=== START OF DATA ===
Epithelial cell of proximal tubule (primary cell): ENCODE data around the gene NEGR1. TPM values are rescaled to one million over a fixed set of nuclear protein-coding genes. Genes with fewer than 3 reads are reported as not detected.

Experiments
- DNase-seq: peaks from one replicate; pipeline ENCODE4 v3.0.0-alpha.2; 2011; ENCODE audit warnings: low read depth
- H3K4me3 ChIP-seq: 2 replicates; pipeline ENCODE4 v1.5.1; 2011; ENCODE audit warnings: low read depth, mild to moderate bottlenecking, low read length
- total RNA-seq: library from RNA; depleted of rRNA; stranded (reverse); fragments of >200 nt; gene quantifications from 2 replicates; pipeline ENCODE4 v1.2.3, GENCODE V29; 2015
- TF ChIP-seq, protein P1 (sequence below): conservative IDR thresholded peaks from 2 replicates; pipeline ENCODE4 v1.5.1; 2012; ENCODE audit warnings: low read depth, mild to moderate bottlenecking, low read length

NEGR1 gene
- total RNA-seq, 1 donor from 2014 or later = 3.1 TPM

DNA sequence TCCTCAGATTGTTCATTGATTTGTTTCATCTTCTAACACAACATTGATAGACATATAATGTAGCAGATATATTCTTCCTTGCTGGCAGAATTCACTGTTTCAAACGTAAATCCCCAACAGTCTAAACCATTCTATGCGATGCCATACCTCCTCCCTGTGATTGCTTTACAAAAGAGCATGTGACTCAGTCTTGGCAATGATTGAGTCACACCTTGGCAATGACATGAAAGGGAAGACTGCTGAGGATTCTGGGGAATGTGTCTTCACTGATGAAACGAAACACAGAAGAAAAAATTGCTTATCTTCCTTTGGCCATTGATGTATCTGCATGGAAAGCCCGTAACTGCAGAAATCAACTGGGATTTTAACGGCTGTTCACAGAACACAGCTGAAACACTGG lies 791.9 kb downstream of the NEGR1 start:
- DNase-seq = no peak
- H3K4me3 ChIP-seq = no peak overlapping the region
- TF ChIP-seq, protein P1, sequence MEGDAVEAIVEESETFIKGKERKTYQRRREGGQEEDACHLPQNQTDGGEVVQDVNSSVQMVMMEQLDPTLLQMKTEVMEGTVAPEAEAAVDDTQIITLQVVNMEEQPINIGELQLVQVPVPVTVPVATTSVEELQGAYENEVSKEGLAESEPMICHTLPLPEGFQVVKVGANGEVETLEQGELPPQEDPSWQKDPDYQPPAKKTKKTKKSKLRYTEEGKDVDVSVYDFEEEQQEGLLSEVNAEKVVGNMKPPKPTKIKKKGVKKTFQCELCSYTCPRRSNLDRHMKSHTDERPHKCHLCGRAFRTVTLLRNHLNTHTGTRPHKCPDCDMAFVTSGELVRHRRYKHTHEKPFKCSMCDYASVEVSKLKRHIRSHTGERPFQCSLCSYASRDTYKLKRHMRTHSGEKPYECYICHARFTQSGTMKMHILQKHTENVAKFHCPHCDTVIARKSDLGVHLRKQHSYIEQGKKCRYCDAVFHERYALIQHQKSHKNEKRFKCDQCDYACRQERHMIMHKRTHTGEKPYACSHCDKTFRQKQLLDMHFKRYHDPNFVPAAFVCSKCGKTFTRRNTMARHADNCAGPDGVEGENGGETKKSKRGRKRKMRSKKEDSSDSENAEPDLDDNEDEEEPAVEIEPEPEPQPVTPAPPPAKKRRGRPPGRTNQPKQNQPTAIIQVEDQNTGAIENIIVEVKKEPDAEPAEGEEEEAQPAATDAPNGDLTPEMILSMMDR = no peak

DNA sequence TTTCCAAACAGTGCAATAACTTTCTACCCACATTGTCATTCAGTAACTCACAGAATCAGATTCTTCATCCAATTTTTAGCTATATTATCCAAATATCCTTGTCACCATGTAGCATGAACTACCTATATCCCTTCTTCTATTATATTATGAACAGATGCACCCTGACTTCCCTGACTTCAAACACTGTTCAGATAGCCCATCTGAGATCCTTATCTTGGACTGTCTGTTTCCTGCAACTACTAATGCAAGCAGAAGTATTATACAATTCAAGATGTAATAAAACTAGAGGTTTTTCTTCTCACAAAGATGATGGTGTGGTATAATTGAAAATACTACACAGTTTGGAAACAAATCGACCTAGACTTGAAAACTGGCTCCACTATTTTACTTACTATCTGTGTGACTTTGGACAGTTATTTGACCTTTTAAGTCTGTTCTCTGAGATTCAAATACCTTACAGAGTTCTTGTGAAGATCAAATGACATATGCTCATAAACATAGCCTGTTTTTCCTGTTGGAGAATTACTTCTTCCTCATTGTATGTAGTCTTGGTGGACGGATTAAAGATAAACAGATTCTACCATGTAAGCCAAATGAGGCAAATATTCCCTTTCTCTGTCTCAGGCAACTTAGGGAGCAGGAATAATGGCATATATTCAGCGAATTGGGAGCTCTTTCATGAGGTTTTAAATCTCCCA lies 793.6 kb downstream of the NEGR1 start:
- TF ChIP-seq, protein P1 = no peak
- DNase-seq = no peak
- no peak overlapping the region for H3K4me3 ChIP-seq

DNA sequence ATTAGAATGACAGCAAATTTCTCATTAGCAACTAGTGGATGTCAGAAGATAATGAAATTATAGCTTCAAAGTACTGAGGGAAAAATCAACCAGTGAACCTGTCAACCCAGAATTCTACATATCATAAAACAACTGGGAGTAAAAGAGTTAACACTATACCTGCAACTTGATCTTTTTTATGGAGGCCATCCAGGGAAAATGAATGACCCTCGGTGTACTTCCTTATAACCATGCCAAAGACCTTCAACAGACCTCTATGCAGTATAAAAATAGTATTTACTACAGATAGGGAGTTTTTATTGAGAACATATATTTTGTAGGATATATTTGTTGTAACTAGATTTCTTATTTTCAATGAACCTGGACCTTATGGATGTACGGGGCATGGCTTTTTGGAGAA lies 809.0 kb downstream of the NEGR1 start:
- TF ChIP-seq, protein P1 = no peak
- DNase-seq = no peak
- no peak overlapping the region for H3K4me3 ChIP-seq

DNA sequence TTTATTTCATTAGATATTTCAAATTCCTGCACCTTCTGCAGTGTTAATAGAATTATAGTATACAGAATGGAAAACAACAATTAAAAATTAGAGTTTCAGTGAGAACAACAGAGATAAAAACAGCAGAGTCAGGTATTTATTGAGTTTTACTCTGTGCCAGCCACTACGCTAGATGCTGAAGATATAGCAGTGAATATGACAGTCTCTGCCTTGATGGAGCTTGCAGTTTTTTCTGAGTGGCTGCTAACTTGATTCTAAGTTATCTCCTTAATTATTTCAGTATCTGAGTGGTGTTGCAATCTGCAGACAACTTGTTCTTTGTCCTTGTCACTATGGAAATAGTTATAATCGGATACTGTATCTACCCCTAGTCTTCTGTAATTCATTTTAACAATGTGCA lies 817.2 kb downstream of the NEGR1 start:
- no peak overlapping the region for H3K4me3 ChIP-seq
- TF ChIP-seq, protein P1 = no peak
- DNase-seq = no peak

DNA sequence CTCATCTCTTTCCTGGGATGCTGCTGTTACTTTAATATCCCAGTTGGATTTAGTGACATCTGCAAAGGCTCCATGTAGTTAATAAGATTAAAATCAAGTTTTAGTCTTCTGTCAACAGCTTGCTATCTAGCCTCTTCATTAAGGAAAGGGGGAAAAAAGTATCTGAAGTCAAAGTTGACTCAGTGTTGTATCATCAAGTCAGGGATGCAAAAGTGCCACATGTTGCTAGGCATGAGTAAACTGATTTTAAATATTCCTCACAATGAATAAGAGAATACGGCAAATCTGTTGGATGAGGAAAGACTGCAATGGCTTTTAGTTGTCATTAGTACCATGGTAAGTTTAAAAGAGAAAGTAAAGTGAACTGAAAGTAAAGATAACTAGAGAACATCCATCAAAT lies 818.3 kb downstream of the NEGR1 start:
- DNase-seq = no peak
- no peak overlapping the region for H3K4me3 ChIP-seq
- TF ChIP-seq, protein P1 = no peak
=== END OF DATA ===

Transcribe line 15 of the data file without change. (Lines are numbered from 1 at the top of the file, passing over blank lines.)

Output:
- DNase-seq = no peak